Putting an end to the importation of food necessities and improving health and livelihoods is no small goal for any entrepreneur. Clearly, though, Ange Kanonga doesn’t think small.
It’s an intoxicating sight – and a rare one in this part of Africa. Gigantic yellow sunflowers seem to almost leap from the verdant green of the fields around them, their faces tilted upwards, gazing at the brightness of a vast morning sky.
The five hectares of sunflowers here at the farm that Ange Kanonga runs are both an experiment and another step towards agricultural self-sufficiency in the region. DR Congo’s mineral-rich Katanga province has long used its vast mineral wealth to simply import the food it needs, with relatively little investment in agriculture beyond smallholder subsistence farming. With the growth in population and a more inclusive economy, local spending power is creating a growing market, offering huge incentives for capital-intensive agriculture in the region.
Ange Kanonga is one entrepreneur determined to tap into the demand. The vegetable oil produced by Kanonga’s company, Mimosa Simence, is not only replacing oil imported through Zambia but it is also offering a healthier option – her food products are organic.
“With the daily use of oil in the kitchen, it was very important that we focus our projects on the transformation of organic and natural oil,” Kanonga said, explaining her choice not to go with the genetically modified (GMO) options that are increasingly available to farmers in Africa.
The five hectares she has planted in her own experiment; much of her raw materials come from small-scale farmer “outgrowers” trying their hand at an increasing variety of crops in this highly fertile and well-watered region. Thanks to the initial success she’s had with her business model, she is now determined to start producing oil for the whole country.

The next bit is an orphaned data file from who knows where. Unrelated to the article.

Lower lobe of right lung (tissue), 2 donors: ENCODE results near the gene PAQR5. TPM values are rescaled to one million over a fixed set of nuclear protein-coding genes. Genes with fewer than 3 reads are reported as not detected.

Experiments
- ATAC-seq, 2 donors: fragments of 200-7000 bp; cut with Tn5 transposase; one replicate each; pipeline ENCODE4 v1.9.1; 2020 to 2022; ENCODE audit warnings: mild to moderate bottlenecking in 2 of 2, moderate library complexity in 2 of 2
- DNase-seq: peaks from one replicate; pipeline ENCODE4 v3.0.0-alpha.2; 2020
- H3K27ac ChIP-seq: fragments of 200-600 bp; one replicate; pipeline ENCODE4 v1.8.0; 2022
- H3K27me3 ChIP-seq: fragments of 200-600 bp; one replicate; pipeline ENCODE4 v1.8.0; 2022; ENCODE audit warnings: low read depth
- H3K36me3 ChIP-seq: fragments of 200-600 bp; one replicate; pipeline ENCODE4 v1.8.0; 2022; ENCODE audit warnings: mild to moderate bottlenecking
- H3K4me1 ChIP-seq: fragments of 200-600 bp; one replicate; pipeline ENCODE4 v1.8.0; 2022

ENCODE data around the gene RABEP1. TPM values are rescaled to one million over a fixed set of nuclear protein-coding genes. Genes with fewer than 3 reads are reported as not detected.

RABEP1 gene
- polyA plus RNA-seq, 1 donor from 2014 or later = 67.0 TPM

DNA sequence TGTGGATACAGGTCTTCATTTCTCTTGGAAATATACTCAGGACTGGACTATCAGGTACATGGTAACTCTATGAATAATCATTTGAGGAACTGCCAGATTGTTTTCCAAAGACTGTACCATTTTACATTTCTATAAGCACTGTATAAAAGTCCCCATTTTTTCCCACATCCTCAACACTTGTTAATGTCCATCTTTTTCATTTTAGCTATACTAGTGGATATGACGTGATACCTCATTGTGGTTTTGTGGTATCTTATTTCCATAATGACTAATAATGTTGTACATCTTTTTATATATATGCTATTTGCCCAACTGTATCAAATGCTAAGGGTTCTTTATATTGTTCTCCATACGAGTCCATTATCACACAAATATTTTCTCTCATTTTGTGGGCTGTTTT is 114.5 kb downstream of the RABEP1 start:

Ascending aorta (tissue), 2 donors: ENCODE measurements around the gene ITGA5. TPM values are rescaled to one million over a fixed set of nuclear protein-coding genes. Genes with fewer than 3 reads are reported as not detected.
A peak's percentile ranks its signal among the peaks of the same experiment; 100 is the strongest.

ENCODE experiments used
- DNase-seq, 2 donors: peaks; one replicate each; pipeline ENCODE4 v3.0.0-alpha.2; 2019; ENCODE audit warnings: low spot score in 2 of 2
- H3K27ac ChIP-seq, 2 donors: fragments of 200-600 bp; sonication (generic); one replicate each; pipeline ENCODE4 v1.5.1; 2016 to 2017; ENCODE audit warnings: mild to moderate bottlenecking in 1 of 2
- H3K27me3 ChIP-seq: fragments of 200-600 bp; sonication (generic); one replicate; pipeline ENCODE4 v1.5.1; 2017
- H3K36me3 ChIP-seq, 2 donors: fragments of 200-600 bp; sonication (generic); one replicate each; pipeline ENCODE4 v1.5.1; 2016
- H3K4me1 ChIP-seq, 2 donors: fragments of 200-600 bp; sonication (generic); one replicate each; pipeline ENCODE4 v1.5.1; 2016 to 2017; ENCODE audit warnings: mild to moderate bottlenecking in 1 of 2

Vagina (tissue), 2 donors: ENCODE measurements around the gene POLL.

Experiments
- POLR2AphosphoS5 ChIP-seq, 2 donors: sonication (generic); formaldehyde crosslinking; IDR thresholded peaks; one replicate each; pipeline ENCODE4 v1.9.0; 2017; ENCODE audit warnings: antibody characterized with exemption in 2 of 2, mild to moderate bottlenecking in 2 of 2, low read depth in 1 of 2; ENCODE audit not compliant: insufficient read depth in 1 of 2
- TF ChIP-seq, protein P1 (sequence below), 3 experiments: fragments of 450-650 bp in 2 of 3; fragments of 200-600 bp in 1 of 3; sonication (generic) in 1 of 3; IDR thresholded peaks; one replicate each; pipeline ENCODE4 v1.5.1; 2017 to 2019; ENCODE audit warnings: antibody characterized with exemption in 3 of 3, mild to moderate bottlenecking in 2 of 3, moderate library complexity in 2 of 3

Kanonga began her business in 1995, initially in the seed business, turning to oils (at first, with minimal quantities, mostly soy-based) in 2010. To start with, she produced only for Lubumbashi and surroundings but in 2019 she made up her mind to scale her organic oil and produce for the entire country.
“When travelling, I find people who are working in oil transformation. They were not different from us. I say to myself, why not us? Why is it that we always have to depend on others? We also have to try to do a few things at home. I thought if they do, why can’t we? Therefore, with this determination, I managed to produce the oil on-site,” she said.
A mother to 7 children – including 5 girls and 2 boys – Kanonga works with a daughter who bears her name and who is expected to take over the business. Kanonga also ensures that Mimosa provides employment to women who are in difficulty, choosing to employ those hit worst by COVID-19. With her eyes fixed firmly on the future of Congo’s food requirements and with the health and wellbeing of both employees and customers uppermost in mind, she is betting that her business “recipe” will ensure its success.
By Rose Ngoy/ Bird /